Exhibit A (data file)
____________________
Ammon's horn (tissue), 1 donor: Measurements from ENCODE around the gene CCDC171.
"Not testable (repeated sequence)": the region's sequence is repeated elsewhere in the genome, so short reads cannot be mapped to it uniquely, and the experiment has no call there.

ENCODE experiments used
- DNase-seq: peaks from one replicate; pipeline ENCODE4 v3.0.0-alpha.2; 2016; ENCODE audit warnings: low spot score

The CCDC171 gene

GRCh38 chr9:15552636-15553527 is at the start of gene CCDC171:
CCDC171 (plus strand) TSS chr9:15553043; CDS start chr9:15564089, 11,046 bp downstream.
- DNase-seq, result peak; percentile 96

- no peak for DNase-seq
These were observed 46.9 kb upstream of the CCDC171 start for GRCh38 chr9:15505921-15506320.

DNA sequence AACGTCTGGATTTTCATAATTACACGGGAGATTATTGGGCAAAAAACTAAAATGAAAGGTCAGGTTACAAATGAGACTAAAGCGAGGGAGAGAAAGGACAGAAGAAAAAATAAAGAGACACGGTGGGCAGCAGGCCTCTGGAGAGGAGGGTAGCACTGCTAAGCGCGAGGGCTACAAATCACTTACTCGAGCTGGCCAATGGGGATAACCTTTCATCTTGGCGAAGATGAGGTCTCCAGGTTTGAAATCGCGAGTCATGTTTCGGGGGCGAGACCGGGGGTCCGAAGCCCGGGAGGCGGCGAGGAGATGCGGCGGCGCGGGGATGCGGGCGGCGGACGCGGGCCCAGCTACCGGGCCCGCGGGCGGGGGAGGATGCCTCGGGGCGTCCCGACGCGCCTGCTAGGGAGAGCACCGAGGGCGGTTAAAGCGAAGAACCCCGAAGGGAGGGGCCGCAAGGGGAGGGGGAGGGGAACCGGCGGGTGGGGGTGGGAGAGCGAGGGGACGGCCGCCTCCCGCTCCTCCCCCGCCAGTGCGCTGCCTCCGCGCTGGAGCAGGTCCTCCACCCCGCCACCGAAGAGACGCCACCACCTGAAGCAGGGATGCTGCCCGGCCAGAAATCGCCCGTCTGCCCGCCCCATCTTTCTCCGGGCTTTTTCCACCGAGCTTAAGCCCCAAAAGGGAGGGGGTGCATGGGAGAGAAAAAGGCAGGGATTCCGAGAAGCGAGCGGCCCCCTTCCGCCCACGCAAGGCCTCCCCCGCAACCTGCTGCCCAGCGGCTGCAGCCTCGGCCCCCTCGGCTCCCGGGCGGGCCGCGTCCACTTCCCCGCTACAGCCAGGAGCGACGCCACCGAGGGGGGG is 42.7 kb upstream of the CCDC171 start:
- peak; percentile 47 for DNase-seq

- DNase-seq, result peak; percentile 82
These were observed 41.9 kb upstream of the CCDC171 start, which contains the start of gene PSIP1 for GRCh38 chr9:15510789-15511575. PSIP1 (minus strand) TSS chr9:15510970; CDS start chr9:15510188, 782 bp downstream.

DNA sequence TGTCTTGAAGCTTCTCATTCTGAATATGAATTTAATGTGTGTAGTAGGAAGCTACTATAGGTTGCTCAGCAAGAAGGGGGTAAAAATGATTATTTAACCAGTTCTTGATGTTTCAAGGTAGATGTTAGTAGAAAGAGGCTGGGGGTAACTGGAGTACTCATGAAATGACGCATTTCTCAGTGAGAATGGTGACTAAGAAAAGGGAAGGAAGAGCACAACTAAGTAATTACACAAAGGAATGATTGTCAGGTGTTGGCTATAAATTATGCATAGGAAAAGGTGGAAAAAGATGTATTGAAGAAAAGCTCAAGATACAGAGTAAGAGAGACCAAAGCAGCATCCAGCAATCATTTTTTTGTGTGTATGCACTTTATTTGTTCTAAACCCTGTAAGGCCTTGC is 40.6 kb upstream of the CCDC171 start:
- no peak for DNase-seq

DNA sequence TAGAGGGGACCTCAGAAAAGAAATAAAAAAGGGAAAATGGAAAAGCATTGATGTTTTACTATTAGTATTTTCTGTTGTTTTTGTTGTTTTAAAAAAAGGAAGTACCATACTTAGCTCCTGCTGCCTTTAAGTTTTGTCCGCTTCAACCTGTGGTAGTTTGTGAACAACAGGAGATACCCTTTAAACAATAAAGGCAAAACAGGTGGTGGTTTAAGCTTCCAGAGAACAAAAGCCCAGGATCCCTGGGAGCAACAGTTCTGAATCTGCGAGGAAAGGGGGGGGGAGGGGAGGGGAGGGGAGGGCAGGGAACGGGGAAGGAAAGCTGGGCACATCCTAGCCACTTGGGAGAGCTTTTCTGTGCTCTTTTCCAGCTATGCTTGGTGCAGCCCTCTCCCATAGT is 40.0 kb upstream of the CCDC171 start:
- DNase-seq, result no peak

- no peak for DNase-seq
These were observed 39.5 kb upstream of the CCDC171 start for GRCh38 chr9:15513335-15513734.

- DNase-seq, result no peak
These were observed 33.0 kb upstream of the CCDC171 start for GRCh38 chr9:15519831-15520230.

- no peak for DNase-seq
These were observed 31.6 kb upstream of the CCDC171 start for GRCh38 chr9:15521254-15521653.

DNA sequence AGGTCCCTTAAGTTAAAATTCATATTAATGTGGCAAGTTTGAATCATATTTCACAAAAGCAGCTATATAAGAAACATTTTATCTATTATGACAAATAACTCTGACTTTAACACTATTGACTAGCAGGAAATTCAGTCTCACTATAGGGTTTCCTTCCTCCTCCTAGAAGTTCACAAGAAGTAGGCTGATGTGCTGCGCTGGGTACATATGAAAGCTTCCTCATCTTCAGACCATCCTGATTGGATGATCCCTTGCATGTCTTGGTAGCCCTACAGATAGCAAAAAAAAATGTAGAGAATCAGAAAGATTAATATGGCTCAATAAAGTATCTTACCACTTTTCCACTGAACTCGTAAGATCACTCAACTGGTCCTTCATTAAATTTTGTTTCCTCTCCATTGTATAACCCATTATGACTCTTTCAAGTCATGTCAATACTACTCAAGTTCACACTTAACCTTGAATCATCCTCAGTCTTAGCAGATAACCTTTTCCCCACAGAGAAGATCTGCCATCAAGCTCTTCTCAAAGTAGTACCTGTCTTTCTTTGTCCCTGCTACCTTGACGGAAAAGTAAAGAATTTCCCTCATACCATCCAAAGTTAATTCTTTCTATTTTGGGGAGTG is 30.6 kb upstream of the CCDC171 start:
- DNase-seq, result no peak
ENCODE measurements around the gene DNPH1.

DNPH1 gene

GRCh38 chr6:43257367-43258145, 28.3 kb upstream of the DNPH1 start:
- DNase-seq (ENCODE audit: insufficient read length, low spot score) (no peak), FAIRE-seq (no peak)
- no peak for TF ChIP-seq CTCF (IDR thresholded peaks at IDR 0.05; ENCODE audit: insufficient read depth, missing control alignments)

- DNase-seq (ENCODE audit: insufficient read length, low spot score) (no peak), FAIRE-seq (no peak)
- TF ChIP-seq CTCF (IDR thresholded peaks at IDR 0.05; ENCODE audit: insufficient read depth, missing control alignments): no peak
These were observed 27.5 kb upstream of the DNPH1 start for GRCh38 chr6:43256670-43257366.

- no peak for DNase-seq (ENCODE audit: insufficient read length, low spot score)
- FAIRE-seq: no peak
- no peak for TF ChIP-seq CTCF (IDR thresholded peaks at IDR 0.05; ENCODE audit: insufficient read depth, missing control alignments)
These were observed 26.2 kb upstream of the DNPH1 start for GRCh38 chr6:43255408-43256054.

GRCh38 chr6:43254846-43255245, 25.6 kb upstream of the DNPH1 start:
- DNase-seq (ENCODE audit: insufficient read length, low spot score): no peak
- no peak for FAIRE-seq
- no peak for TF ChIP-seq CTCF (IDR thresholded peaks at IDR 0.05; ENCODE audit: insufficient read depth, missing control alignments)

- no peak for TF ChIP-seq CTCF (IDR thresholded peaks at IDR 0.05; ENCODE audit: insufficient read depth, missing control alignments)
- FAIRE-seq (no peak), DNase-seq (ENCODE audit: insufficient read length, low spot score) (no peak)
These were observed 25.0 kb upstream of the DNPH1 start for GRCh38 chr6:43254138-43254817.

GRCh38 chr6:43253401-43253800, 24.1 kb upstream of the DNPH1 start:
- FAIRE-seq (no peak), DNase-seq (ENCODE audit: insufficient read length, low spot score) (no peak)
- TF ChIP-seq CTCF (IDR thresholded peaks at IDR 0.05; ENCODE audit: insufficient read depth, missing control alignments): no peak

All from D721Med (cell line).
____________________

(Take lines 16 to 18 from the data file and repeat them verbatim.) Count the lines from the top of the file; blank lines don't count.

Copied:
- no peak for DNase-seq

DNA sequence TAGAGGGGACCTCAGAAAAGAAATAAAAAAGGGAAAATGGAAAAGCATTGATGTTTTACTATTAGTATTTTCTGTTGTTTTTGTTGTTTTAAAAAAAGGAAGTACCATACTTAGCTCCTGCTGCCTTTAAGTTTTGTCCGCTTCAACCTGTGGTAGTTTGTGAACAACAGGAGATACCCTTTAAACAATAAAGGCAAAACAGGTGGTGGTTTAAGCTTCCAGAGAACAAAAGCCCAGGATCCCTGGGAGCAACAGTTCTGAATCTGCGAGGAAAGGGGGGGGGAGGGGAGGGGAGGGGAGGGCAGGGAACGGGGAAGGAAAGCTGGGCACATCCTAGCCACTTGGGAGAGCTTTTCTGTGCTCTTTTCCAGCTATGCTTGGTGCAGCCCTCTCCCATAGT is 40.0 kb upstream of the CCDC171 start:
- DNase-seq, result no peak